While Staying True to Your Customers, Stay True to Yourself
If you’re not increasing your competitive edge, you’re losing it. While those words were written more than 10 years ago by a quality guru encouraging companies to prepare for the business recovery at the turn of the century, the sentiment rings true today, and perhaps will forever. However, in this era of rapid growth combined with a thinning skilled-labor pool, honing that competitive edge can prove quite challenging. I compare this environment to an NFL football game, where the quarterback (perhaps your plant or production manager) must leave the comfort zone of the pocket and scramble. He meets obstacles to success head on in the open field, sometimes colliding with them and other times dodging them, reacting quickly and always maintaining balance.
NFL fans know well that many modern-day quarterbacks are experiencing on-field success using their ability to run, as well as throw. And, while on the run, these “scrambling” quarterbacks are able to create and perform at the highest level.
So too must metalformers learn to successfully scramble, to satisfy customers as their demands accelerate for quicker and more agile service. When customer demand for products and services exceeds the capabilities of the workforce, what play do we send to the plant floor? “Scramble.”
This plan, however, does not come without risk. Just as the scrambling quarterback becomes susceptible to injury, a scrambling metalformer also opens itself up to risk of injury. Most notably: If you’re always in scramble mode, you likely have little time to focus inward on continuous-improvement (CI) projects, let alone look for breakthrough innovations that will fuel future growth.
Amongst the daily continuous-improvement (CI) plays that grind out first downs one at a time, let’s use Atlas Tool’s use of white-light scanning (described in the article beginning on page 48 of this issue) as an example of playbook (and breakthrough) innovation. Here the coach is challenging the status quo and developing completely new plays, rather than just looking to fine-tune those already in place.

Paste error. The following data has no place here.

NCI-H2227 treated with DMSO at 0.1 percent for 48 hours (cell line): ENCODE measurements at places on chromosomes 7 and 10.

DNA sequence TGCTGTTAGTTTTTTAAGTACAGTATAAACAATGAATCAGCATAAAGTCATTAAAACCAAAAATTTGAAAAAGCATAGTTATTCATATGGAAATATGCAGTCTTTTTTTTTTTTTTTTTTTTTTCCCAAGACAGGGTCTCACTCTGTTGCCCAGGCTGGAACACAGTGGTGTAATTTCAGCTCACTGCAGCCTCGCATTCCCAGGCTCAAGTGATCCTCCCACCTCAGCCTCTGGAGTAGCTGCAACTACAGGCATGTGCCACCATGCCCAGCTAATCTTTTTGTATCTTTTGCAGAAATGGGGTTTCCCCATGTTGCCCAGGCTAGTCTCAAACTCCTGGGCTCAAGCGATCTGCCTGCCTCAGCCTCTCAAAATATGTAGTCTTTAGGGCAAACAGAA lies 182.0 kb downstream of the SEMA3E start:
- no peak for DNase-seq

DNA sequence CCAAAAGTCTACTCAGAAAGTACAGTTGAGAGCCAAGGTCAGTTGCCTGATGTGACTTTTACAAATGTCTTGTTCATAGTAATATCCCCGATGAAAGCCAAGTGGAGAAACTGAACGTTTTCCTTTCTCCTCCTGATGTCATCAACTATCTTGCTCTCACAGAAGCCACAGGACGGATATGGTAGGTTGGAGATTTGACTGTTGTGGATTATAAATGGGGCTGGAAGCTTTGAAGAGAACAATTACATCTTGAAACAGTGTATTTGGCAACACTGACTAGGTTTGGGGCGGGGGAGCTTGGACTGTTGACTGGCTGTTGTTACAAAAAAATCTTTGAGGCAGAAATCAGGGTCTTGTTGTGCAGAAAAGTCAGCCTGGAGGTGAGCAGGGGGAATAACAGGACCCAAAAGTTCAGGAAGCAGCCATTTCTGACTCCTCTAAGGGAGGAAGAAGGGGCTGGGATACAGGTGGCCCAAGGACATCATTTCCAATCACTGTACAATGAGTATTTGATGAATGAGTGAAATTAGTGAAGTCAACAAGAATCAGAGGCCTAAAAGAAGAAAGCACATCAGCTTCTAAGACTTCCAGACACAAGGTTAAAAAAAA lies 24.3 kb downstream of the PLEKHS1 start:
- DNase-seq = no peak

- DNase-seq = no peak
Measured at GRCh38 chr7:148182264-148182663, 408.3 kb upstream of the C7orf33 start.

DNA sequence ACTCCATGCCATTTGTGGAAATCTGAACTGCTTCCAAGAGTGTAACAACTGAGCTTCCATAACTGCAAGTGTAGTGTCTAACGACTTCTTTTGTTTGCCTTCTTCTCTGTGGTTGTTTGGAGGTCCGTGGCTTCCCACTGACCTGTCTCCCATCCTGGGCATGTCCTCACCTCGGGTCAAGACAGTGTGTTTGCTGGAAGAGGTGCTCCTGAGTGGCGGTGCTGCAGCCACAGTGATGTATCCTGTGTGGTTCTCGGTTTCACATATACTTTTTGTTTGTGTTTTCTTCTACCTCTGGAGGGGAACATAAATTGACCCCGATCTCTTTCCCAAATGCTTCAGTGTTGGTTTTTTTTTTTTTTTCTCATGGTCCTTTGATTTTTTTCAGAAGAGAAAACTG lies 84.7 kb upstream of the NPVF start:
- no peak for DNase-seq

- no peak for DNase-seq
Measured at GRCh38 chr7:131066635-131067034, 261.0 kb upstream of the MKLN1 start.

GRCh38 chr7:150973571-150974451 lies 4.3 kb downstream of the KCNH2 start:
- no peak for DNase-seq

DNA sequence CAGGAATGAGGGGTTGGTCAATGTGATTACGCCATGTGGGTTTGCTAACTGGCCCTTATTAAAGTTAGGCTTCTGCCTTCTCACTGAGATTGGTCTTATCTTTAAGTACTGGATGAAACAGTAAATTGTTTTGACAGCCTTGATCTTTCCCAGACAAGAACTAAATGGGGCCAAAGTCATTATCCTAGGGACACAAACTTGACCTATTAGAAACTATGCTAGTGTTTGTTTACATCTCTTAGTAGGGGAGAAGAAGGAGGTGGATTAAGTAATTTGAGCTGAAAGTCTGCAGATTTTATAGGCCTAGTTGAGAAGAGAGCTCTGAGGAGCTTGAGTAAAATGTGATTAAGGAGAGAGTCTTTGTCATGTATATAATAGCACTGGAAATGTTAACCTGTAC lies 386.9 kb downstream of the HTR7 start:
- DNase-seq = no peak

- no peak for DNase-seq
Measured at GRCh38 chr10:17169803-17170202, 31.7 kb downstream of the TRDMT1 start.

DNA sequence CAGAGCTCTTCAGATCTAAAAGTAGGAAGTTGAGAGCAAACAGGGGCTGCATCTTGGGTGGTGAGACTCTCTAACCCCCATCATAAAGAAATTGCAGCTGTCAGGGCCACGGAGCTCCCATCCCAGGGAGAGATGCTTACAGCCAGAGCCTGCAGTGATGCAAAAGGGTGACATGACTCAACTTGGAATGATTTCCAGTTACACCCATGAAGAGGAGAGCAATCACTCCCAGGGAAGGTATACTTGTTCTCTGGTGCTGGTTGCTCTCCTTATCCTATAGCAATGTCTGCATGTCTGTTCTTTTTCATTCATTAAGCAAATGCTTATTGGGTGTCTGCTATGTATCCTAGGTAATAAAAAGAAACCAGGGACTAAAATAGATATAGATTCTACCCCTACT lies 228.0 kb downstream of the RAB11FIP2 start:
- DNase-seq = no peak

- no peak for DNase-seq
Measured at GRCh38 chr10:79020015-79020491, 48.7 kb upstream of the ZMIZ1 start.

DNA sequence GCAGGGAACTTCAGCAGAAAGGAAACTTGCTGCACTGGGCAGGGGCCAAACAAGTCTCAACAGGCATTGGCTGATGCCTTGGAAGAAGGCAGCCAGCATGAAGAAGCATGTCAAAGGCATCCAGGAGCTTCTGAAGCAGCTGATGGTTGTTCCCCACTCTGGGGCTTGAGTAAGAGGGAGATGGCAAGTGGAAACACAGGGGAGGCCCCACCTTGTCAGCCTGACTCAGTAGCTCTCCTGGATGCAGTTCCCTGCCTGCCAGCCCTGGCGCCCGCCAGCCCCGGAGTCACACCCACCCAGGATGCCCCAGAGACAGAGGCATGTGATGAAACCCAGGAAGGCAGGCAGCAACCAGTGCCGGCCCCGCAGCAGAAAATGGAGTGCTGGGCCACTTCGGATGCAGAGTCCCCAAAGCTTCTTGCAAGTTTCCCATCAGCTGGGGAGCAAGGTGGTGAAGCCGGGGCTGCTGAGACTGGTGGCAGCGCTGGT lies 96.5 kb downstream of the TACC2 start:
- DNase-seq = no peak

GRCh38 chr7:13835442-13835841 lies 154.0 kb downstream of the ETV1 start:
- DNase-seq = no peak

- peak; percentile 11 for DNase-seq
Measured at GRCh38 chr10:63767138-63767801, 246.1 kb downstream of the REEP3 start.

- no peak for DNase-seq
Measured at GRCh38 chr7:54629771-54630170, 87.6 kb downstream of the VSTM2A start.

Consider this perspective on CI from a recent contributor to the Harvard Business Review blog:
“Too many continuous improvement projects focus so much on gaining efficiencies that they don’t challenge the basic assumptions of what’s being done.” Perhaps this is one reason why nearly 70 percent of manufacturing executives say that their improvement efforts have failed to reduce costs by any more than 3 or 4 percent (according to a recent AlixPartners survey).
Another company profiled in this issue of MetalForming—Trueline, Inc.—exemplifies the success that can come from looking inward for new directions in which to turn, while scrambling to score with customers. In 2009, Trueline assigned applications engineer Mitchell Johnson the job of focusing internally. His single-minded goal is to improve Trueline, while everyone else at the company maintains focus on meeting immediate customer requirements.In the article beginning on page 52, you can learn about some of Mitchell’s self-improvement projects at Trueline. He’s a great example of a lead blocker in Trueline’s scrambling efforts to stay true to itself while staying true to its customers. MF
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